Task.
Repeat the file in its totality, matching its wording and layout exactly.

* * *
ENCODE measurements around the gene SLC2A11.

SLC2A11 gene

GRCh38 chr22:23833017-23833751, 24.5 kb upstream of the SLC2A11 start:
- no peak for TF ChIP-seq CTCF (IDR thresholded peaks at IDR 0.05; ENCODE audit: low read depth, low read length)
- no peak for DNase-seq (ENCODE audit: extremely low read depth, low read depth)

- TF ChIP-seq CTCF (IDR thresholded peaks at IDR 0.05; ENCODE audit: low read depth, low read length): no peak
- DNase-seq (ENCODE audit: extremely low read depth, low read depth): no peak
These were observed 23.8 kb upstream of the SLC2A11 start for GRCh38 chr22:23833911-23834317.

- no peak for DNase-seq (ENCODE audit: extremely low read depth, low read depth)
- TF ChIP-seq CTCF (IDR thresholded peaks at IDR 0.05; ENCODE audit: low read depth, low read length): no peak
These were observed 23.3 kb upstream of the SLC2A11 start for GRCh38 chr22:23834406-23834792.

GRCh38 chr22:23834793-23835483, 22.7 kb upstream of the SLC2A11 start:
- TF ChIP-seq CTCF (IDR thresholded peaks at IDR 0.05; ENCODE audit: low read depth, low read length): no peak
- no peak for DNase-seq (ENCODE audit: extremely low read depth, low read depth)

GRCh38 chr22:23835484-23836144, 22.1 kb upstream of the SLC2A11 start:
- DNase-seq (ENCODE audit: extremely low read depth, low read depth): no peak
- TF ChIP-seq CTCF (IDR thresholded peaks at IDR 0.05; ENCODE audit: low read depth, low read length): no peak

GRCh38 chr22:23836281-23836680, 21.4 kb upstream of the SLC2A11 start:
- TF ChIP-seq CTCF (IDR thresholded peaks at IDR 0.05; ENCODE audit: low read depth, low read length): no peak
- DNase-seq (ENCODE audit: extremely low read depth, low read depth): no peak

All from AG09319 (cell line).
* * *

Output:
ENCODE measurements around the gene SLC2A11.

SLC2A11 gene

GRCh38 chr22:23833017-23833751, 24.5 kb upstream of the SLC2A11 start:
- no peak for TF ChIP-seq CTCF (IDR thresholded peaks at IDR 0.05; ENCODE audit: low read depth, low read length)
- no peak for DNase-seq (ENCODE audit: extremely low read depth, low read depth)

- TF ChIP-seq CTCF (IDR thresholded peaks at IDR 0.05; ENCODE audit: low read depth, low read length): no peak
- DNase-seq (ENCODE audit: extremely low read depth, low read depth): no peak
These were observed 23.8 kb upstream of the SLC2A11 start for GRCh38 chr22:23833911-23834317.

- no peak for DNase-seq (ENCODE audit: extremely low read depth, low read depth)
- TF ChIP-seq CTCF (IDR thresholded peaks at IDR 0.05; ENCODE audit: low read depth, low read length): no peak
These were observed 23.3 kb upstream of the SLC2A11 start for GRCh38 chr22:23834406-23834792.

GRCh38 chr22:23834793-23835483, 22.7 kb upstream of the SLC2A11 start:
- TF ChIP-seq CTCF (IDR thresholded peaks at IDR 0.05; ENCODE audit: low read depth, low read length): no peak
- no peak for DNase-seq (ENCODE audit: extremely low read depth, low read depth)

GRCh38 chr22:23835484-23836144, 22.1 kb upstream of the SLC2A11 start:
- DNase-seq (ENCODE audit: extremely low read depth, low read depth): no peak
- TF ChIP-seq CTCF (IDR thresholded peaks at IDR 0.05; ENCODE audit: low read depth, low read length): no peak

GRCh38 chr22:23836281-23836680, 21.4 kb upstream of the SLC2A11 start:
- TF ChIP-seq CTCF (IDR thresholded peaks at IDR 0.05; ENCODE audit: low read depth, low read length): no peak
- DNase-seq (ENCODE audit: extremely low read depth, low read depth): no peak

All from AG09319 (cell line).